On April 22, Kadhem Chilab Abbas was killed in an Islamic State (IS) rocket attack in Tikrit. Unlike most deaths in the ongoing conflict in Iraq and Syria, Abbas’ death was newsworthy – as he was a naturalised New Zealand citizen.
According to media reports, Abbas arrived in New Zealand in 2003 as a refugee. While he had lived in New Zealand ever since, he made frequent trips to Iraq to visit some of his natural and adopted children. On his latest trip he answered a call to arms from the Iraqi government to resist Islamic State. He paid with his life.
Following news of Abbas’ death, New Zealand First leader Winston Peters queried the legitimacy of his refugee status:
If refugees have come here to escape a zone of fear, why then would they return to that same zone?
Peters intends to ask questions of Immigration Minister Michael Woodhouse about the circumstances of the Abbas family’s arrival in New Zealand.
Abbas’ tragic case raises interesting questions about perception in New Zealand. For example, should he be regarded as a terrorist? He did, after all, travel to Iraq and became a “foreign fighter”.
New Zealand’s Terrorism Suppression Act defines a “terrorist act” as those that include death or serious injury to one or more persons; a serious risk to the health or safety of a population; and destruction of, or serious damage to, property of great value or importance.
These outcomes must be carried out for specific purposes, including advancing ideological or religious causes, and with the intention to induce terror in a civilian population or to unduly compel or force a government to do or abstain from doing any act.
Abbas took up arms, which could lead to the death or serious injury of one or more people. He did so for ideological or religious reasons. However, because he was fighting for the Iraqi government, it is arguable that his actions should not be interpreted as a terrorist act.
Similarly, if Abbas killed any IS members, his actions would also not be treated as murder – an offence that could have resulted in his criminal prosecution in Iraq or New Zealand. This is because Abbas was part of the Iraqi “civilian army”.
So far, this appears to be the New Zealand government’s interpretation. Defence Minister Gerry Brownlee questioned the notion of people going to fight in Iraq:
It was a little strange that someone who fled war-torn Iraq as a refugee to build a new life in New Zealand would want to go back and fight, but they have that right.
New Zealanders who travel to Iraq and Syria to fight for IS can expect punitive action against them if they return. But it is unclear what, if anything, will happen to people like Abbas who fight against IS and survive to return to New Zealand. There is no indication that the NZ government regards such people as potential murderers.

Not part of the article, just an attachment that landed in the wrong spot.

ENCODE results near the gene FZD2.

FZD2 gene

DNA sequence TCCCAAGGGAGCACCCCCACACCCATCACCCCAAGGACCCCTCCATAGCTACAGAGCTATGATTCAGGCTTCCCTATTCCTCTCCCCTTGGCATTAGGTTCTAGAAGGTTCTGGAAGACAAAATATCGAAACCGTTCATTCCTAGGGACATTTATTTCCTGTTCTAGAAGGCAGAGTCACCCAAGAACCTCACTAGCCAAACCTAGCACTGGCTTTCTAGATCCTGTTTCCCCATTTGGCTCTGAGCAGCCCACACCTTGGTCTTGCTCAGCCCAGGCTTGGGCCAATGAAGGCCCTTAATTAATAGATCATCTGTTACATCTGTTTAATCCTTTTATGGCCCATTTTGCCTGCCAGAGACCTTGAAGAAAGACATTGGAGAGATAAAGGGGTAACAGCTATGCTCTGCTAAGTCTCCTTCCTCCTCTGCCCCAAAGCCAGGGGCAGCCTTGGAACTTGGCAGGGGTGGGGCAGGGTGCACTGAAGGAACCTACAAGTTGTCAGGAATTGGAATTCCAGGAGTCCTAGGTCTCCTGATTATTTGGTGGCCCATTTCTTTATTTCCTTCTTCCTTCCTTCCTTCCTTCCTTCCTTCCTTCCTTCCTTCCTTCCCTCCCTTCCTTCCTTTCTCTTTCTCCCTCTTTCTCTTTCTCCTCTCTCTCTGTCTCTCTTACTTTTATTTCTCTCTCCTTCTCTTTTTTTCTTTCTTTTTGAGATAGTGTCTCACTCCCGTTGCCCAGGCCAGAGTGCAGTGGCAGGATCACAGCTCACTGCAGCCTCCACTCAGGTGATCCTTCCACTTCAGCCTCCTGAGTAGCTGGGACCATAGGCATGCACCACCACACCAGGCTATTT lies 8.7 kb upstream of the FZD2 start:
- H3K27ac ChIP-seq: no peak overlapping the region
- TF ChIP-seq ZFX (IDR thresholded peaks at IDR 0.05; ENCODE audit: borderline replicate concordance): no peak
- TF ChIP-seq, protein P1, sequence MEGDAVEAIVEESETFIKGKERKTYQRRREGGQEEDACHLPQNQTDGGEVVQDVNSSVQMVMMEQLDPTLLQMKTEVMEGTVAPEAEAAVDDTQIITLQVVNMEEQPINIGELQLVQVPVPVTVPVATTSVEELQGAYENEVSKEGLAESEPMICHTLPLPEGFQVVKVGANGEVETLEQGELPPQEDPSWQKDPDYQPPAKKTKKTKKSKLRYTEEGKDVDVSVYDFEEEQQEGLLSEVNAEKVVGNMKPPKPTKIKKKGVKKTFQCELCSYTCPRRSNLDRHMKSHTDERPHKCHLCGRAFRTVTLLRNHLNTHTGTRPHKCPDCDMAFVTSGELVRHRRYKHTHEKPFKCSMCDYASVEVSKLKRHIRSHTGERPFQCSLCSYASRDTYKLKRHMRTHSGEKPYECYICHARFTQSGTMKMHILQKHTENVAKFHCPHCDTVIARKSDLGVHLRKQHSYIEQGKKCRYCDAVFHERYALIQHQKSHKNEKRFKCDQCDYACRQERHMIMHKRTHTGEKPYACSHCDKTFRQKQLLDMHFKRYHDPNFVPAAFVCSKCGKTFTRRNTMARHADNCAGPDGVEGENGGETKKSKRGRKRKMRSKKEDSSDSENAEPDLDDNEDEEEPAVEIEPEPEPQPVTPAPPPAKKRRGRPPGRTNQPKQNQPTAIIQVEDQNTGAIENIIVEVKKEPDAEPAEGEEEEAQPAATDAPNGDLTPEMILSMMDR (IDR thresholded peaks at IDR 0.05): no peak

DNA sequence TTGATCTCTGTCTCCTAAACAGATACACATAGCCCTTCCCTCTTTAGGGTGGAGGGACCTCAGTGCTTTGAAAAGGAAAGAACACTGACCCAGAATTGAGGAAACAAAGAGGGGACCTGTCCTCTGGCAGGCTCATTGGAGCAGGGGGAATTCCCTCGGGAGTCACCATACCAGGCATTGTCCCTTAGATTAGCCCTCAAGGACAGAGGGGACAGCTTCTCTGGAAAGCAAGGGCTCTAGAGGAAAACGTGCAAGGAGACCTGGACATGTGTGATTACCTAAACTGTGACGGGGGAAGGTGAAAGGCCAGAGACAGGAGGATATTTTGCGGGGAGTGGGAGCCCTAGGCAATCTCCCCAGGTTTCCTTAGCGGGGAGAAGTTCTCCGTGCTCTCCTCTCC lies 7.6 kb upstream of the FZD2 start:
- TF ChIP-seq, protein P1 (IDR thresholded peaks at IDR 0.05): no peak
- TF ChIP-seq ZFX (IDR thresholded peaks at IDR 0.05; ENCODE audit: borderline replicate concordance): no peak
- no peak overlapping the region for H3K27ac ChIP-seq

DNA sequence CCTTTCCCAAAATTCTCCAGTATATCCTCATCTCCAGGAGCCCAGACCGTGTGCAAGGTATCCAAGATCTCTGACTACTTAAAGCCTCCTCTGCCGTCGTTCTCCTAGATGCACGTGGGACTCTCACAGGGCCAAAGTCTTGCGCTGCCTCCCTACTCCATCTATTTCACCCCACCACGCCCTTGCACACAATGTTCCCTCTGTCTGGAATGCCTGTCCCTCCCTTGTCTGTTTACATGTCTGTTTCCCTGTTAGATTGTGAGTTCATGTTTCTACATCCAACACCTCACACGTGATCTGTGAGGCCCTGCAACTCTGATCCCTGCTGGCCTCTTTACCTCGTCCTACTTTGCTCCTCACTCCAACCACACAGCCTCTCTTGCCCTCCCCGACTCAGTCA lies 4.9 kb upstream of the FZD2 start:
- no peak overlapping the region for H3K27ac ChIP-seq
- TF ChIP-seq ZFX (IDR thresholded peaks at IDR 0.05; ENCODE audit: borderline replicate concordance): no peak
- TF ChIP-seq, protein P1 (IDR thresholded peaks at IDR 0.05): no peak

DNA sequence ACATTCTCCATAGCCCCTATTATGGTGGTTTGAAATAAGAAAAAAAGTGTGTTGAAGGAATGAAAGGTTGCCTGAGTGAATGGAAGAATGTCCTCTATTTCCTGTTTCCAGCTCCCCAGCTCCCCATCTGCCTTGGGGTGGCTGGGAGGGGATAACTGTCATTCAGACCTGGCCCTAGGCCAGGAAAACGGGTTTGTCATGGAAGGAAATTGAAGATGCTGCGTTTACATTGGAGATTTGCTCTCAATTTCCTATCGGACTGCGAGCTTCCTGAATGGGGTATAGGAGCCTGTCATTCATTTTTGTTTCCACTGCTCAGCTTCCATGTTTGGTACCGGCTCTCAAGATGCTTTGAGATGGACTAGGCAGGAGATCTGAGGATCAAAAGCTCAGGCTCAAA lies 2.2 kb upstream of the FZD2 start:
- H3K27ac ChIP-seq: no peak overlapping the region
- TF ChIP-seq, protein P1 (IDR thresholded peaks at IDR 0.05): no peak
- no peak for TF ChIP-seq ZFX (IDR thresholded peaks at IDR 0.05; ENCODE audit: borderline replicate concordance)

Or a bogus refugee?
Abbas’s daughter, Hanan, described how he and some of his extended family fled Iraq during the 1992 Gulf War. They sought refuge in Iran, Malaysia and Indonesia before attempting to procure passage to Australia to seek asylum there.
The UN Refugee Convention defines a refugee as someone who has a well-founded fear of being persecuted in their home country because of race, religion or political conviction, among other reasons. Once a person is granted refugee status by New Zealand, they enjoy the right to protection, residence and the same path to citizenship by naturalisation as any other immigrant.
As a New Zealand citizen, Abbas had every right to travel to the Middle East as frequently as he wished. Whether such travel was wise is another issue.
Abbas was, by all accounts, a devout family man with children in Iraq. At least one of them was in trouble at the time of his final visit to the country. If faced with similar circumstances, Brownlee and Peters would surely empathise with Abbas’ decision.
There is no such thing as a bogus refugee. Fraudulent claims to refugee status are sometimes made, but New Zealand possesses one of the best refugee status determination processes in the world. If Abbas was granted refugee status in New Zealand, then there is little doubt that he was a genuine refugee. And he died as a New Zealand citizen.
Family loyalties are strong
This raises questions about the motivation of naturalised New Zealand citizens to return to the “countries of their birth”, especially to take up arms. What is the lure, and how can New Zealanders better understand this overriding emotional connection, which goes beyond the construct of Kiwi patriotism? Is it rooted in culture including language, religion and tribe?
Or, in this instance, is it as simple as a paternal bond with one’s children? Should more be done to ensure that people like Abbas are more integrated into New Zealand’s society so that they do not feel compelled to leave its shores to fight in a conflict where casualties mount on a daily basis?
If so, a good starting point would be to look at current immigration policy settings for family reunification.